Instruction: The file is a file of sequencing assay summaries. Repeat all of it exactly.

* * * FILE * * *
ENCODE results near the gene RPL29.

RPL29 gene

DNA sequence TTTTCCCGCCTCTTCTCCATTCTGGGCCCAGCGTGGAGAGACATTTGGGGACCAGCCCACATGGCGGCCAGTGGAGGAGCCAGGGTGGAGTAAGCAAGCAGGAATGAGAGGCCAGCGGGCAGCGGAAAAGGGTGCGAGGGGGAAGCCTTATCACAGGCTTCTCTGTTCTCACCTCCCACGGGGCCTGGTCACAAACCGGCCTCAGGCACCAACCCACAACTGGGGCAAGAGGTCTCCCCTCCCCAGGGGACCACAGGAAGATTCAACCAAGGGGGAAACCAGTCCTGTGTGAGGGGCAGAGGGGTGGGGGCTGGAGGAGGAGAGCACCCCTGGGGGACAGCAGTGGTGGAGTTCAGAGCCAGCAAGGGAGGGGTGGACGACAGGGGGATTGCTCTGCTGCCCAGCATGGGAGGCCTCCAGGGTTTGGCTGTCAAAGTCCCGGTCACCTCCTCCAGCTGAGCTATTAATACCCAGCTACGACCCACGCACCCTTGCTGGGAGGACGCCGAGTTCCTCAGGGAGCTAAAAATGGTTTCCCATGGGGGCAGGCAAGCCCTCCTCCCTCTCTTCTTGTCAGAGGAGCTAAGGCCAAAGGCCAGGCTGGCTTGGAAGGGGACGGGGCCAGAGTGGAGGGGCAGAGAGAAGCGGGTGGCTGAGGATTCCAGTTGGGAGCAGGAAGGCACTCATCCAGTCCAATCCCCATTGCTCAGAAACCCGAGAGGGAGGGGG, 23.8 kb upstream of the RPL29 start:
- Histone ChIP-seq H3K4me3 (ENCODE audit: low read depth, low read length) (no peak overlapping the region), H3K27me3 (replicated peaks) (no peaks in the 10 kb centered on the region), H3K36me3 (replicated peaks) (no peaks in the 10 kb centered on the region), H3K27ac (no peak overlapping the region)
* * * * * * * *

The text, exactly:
ENCODE results near the gene RPL29.

RPL29 gene

DNA sequence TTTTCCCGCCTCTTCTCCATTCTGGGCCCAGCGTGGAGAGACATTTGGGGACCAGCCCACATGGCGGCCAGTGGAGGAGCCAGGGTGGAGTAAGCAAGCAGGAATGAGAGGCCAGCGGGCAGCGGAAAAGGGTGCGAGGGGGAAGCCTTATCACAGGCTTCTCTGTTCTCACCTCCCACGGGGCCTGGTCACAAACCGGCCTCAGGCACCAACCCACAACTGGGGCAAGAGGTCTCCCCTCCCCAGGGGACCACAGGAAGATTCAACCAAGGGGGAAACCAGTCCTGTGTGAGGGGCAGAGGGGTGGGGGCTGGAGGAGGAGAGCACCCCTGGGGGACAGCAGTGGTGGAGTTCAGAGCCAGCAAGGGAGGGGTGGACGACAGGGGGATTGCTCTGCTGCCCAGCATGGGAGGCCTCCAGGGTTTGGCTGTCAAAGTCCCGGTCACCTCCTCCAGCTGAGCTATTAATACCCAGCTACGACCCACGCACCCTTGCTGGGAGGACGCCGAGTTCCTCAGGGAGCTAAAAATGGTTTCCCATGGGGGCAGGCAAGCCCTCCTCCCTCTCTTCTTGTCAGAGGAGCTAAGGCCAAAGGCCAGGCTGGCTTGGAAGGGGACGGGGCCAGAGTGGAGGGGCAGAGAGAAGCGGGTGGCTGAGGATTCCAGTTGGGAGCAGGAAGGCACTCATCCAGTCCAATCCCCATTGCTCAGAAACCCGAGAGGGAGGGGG, 23.8 kb upstream of the RPL29 start:
- Histone ChIP-seq H3K4me3 (ENCODE audit: low read depth, low read length) (no peak overlapping the region), H3K27me3 (replicated peaks) (no peaks in the 10 kb centered on the region), H3K36me3 (replicated peaks) (no peaks in the 10 kb centered on the region), H3K27ac (no peak overlapping the region)